A National Post Bestseller!
A multi-faceted story that explores how small actions and changes can give rise to startling and unintended consequences.
Trajectory. Declination. Impact. Escape Velocity. These are rocketry terms that could also describe aspects of the human experience.
A lumberjack obsessed with space travel loses four different wedding rings, and each of the lost rings symbolizes something different to the person who finds it.
There are the members of a rich family whose dramas overlap with those of the homeless people living right next door, under the bridges of the Rosedale Ravine. The wheelchair-bound teen who declares war on a man parking his luxury car in the handicapped parking spot. The would-be rock star selling insurance, whose terminal diagnosis sets his life on a new and dizzying path.
And many others. Every person is connected to every other — genetically, coincidentally, necessarily, or randomly. Every action has a consequence, seen or unseen, from the sublime to the catastrophic.
About the author
Richard Scarsbrook grew up in the tiny rural community of Olinda, Ontario. He lived and taught in Petrolla for nearly a decade, where he acted, directed, and served as a member of the board of directors for the community theatre. In Petrolia, he also wrote original songs, and played the drums and sang in a band called The Know. He also began publishing his first short stories and poems at this time. Scarsbrook now makes his home in Toronto where he teaches creative writing courses at Humber Colege and George Brown College. He also plays and sings in the rock bands The Featherless Bipeds, The Nerve, and Disorderly Conduct, and has performed in venues such as The Rivoli, The Guverment, Healey's Roadhouse, The Opera House, The Tattoo Rock Parlour, The Royal York Hotel, The Hard Rock Cafe and The Black Swan (all in Toronto), The Hard Rock Cafe and The Liquor Store Bar in Ottawa, and The Just For Laughs Studio in Montreal. Scarsbrook's fiction and poetry have appeared in journals and Magazines in Canada and internationally including The Guardian Unlimited (UK), The FISH Anthology (Ireland), Verbicide (US), Prairie Fire, Descant, Matrix, Carousel, The Dalhousie Review, PRECIPICe, Rampike, Storyteller, The New Orphic Review, The Nashwaak Review, The Harpweaver, The Backwater Review, NeWest Review, Lies With Occasional Truth, The Moose and Pussy, Jones Avenue, Surface and Symbol, and Zygote. His stories and poems have won praise and prizes including the 1998 Hinterland Award for Prose, the 2001 New Orphic Short Story Prize, the 2001 Scarborough Arts Council Poetry Prize, the 2002 Lawrence House Centre for the Arts Short Story Prize, and the 2009 Matrix LitPop Award for Fiction. His first book publication was Guessing at Madeleine, a collection of poems which won the 1996 Cranberry Tree Press Poetry Prize. Scarsbrook's first novel, Cheeseburger Subversive (Thistledown Press), 2003) received positive reviews and great reader response. Renowned author W.P. Kinsella (Shoeless Joe, Dance Me Outside), wrote this in Books in Canada: "Cheeseburger Subversive is a coming of age story written with humour and panache. Scarsbrook has a special eye for the absurd, a wonderful way of looking at the world that turns tragedy into humor. A very funny and heart-warming debut." Cheeseburger Subversive was short listed for The Canadian Library Association's 2004 Young Adult Book of the Year Award, The Ontario Library Association's 2005 White Pine Award, and the 2005 Stellar Book Award. Featherless Bipeds ( Thistledown ,2006), its sequel, was also short-listed for short listed for the Canadian Library Association's 2007 Young Adult Book of the Year Award, and listed for the 2008/2009 Stellar Book Award. Storyteller: Canada's Short Story Magazine wrote: "Featherless Bipeds remains at all times as tightly focused as the best short stories...Fans of live pop music will enjoy Scarsbrook's wonderful evocations of the characters, venues, trials, and successes of such a career, as well as the experience of making music, both onstage and off. " Scarsbrook's latest novel The Monkeyface Chronicles won the 2011 Ontario Library Association's White Pine Award. CM Magazine called the book a "multi-layered, engrossing, complex tale", and Resource Links said "Scarsbrook is an excellent writer with great comic overtones". A review by author Ann Ewan (Firedrake, Brondings' Honour) said of The Monkeyface Chronicles, "It reminds me of the books of Paul Quarrington and John Irving, creating an over-the-top yet close-to-real world."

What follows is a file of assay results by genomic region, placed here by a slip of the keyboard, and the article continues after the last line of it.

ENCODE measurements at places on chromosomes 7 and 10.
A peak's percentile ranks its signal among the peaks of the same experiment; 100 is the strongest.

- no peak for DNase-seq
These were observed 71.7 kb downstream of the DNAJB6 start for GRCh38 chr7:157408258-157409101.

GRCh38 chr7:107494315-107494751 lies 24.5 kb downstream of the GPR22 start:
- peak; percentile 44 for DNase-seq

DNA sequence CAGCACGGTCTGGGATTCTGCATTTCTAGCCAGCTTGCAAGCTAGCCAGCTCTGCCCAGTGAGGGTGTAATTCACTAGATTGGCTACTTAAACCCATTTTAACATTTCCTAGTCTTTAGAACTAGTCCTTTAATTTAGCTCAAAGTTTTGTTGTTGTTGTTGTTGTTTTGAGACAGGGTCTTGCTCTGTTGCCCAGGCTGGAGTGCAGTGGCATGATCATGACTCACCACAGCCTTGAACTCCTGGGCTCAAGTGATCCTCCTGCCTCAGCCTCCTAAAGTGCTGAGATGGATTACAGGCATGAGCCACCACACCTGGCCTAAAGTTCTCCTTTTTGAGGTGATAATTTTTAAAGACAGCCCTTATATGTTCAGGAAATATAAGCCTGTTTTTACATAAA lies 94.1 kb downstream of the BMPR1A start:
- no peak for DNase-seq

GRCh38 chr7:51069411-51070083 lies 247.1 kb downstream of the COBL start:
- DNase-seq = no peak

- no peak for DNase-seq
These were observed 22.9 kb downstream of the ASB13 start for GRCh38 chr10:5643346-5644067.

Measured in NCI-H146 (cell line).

Scarsbrook provides readers with a mosaic—a series of narratives that straddle the line between a full-fledged novel and a collection of interlocking short stories. Embracing ideas of synchronicity and chaos theory, Scarsbrook jumps around in time and place
Expertly weaves these seemingly unrelated characters into one larger story — a technique reminiscent of Jennifer Egan’s A Visit From The Goon Squad. Scarsbrook portrays these characters so vividly that the reader cannot help but empathize with them.
what I loved most about this book was how it all came together, how all the characters were connected in some way, which, as I see all the time, isn’t that unrealistic.
Rockets Versus Gravity was a good read, it took me less than a day to read it because I was so curious to see where it was going to go. I loved getting to read a book set in Toronto and small-towns much like my own
Creates its own small universe of hope, frustration, love, lust, tragedy, and comedy. Each chapter adds to a quirky wholeness, forming a haunting pattern evocative of Sherwood Anderson’s Winesburg, Ohio.
Such a fun ride … Each story weaves from one to another and it is fun putting them all together.
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